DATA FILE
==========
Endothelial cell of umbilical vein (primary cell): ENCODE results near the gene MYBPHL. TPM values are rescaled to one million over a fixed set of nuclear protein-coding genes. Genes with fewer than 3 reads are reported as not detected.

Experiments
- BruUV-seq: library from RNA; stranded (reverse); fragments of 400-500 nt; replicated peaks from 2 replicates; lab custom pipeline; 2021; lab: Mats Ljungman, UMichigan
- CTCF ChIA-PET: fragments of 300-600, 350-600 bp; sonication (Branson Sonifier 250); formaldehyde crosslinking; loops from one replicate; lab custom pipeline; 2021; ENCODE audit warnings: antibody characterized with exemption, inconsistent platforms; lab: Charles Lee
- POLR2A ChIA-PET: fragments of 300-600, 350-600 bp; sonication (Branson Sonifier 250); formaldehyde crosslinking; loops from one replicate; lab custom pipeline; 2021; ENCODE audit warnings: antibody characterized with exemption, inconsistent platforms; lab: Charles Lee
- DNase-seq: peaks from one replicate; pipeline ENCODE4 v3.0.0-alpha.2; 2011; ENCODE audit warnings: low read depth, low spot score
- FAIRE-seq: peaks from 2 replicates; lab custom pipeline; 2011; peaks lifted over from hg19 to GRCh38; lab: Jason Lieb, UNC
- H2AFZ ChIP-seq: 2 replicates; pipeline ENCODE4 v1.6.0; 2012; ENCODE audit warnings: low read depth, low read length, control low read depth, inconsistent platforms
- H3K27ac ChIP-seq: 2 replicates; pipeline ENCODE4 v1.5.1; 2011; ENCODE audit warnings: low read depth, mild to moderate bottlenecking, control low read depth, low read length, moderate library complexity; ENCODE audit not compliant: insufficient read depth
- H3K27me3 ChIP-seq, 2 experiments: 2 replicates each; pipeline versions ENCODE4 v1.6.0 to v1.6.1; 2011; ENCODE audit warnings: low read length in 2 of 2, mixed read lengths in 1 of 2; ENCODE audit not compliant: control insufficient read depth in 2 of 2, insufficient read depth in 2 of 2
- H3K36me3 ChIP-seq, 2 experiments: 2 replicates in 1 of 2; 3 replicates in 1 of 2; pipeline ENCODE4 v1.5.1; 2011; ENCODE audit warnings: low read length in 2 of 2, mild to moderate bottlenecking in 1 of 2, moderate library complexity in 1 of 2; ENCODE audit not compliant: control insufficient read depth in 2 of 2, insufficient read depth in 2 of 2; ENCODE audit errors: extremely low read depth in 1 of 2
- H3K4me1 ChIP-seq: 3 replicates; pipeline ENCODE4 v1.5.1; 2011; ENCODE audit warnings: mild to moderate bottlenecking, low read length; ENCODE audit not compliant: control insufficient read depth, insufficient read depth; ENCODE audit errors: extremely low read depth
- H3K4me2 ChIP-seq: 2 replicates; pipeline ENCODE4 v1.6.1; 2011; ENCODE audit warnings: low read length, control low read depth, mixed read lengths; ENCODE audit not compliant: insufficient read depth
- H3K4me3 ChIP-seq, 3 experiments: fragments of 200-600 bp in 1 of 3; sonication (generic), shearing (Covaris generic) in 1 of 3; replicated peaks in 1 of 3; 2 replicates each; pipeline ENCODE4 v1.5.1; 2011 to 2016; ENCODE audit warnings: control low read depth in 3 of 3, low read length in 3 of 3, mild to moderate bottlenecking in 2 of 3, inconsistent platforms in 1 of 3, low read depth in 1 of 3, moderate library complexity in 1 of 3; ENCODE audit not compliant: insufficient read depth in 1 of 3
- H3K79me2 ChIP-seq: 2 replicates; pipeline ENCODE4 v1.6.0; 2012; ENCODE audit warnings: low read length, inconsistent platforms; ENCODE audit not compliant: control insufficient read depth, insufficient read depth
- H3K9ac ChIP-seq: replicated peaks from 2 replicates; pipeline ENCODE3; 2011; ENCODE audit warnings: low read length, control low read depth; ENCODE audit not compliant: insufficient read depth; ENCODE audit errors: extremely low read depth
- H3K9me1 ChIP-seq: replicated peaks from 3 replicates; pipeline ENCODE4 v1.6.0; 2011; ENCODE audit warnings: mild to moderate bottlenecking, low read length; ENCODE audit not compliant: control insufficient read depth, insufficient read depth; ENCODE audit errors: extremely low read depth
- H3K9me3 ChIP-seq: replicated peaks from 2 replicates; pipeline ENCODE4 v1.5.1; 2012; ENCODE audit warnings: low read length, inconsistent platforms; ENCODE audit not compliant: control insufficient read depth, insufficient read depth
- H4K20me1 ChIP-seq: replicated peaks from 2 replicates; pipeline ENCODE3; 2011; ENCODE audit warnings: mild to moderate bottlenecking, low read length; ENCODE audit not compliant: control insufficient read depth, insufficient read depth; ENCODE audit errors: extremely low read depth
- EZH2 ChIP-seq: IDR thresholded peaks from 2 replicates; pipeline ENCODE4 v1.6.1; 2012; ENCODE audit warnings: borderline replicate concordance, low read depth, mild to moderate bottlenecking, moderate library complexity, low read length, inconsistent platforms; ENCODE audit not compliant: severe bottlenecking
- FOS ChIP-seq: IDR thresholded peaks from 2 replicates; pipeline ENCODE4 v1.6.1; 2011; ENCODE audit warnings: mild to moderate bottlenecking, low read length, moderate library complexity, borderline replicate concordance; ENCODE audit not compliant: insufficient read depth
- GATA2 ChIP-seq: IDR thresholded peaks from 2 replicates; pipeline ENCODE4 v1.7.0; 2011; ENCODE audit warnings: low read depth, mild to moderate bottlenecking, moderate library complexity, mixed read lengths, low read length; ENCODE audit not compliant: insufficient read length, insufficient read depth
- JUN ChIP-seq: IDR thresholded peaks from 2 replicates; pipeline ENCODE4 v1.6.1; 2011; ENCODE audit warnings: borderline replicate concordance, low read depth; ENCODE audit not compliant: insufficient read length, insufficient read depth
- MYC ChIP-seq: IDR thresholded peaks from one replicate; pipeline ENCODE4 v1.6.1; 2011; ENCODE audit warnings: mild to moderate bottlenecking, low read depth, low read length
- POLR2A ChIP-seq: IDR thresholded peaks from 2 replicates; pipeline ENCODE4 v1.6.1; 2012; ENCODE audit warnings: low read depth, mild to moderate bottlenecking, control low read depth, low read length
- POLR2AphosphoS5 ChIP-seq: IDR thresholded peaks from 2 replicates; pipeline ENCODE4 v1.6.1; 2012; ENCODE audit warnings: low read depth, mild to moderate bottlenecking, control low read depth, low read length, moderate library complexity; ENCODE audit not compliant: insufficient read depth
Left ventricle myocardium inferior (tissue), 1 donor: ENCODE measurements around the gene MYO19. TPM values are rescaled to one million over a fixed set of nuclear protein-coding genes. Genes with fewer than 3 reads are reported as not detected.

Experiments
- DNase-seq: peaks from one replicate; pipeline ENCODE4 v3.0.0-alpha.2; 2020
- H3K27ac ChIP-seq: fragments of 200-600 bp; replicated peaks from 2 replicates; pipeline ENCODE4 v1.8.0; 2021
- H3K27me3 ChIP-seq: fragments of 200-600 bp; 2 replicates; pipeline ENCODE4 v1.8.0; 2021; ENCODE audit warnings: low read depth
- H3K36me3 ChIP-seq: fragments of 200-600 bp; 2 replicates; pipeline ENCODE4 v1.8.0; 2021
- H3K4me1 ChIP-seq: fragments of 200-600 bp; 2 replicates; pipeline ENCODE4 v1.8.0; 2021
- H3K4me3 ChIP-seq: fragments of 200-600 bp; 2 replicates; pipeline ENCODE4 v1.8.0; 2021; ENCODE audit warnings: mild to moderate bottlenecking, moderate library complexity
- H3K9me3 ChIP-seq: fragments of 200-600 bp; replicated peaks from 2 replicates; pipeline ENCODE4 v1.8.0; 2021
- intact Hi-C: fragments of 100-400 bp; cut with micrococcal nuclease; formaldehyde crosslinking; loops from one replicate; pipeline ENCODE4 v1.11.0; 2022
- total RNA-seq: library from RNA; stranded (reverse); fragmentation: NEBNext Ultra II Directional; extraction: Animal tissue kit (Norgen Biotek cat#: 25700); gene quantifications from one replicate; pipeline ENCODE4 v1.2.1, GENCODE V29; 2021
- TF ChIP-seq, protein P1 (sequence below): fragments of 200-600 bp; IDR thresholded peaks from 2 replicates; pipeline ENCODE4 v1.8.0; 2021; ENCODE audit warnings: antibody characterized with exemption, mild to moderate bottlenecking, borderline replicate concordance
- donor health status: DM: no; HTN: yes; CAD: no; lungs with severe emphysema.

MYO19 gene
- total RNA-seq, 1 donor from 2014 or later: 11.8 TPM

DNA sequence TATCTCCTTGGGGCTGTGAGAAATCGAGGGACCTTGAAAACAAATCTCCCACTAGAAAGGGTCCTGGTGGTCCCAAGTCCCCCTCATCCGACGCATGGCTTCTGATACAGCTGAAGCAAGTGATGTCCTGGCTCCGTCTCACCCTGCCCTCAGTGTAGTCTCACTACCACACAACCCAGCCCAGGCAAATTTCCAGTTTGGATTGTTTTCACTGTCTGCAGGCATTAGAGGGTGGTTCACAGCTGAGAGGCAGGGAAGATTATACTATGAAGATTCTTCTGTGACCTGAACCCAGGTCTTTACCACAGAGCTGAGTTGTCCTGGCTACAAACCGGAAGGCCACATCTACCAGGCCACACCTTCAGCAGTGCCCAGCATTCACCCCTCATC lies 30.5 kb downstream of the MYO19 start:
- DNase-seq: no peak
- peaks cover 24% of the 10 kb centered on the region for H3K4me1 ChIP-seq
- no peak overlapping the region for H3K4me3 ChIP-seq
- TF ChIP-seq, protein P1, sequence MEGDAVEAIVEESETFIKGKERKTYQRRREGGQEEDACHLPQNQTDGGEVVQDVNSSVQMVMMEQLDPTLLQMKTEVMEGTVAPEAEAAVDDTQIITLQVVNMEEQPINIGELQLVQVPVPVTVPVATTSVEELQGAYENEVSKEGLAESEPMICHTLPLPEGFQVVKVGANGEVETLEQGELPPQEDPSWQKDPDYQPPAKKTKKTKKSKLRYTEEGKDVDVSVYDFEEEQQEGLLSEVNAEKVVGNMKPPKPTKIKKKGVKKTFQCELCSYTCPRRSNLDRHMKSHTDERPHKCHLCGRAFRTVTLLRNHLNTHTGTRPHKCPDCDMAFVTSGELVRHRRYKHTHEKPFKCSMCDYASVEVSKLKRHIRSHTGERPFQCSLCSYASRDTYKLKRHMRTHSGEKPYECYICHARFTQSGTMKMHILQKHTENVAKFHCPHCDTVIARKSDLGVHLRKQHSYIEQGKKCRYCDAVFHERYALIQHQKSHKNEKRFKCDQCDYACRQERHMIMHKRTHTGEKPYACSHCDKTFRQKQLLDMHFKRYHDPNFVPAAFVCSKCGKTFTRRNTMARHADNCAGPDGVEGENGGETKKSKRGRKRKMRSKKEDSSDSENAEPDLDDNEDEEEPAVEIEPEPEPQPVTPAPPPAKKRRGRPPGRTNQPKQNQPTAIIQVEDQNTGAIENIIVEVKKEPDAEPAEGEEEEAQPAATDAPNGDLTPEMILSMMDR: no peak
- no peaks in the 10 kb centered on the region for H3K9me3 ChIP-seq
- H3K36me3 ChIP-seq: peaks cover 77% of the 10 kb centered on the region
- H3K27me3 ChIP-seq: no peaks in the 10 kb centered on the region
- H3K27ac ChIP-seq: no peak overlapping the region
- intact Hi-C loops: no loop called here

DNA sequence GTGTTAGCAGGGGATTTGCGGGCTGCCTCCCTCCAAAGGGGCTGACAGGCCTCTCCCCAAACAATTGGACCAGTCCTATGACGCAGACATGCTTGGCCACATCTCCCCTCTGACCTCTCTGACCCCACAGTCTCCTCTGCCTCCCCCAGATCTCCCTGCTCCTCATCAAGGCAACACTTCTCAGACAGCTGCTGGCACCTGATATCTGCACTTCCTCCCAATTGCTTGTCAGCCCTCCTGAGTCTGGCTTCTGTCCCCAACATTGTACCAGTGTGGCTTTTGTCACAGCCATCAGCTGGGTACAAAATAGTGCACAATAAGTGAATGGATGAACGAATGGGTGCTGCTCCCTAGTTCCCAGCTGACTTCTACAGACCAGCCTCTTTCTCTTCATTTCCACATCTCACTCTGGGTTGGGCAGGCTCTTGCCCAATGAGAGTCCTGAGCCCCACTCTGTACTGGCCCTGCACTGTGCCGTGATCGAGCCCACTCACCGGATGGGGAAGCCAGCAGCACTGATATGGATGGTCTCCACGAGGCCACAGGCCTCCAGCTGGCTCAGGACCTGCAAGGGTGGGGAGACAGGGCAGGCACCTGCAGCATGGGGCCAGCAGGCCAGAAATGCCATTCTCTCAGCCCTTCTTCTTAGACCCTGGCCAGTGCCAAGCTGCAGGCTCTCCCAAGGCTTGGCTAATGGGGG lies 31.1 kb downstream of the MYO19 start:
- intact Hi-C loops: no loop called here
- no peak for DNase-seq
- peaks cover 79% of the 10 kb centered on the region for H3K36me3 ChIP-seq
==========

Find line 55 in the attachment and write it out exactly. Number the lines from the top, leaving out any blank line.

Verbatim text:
- peaks cover 79% of the 10 kb centered on the region for H3K36me3 ChIP-seq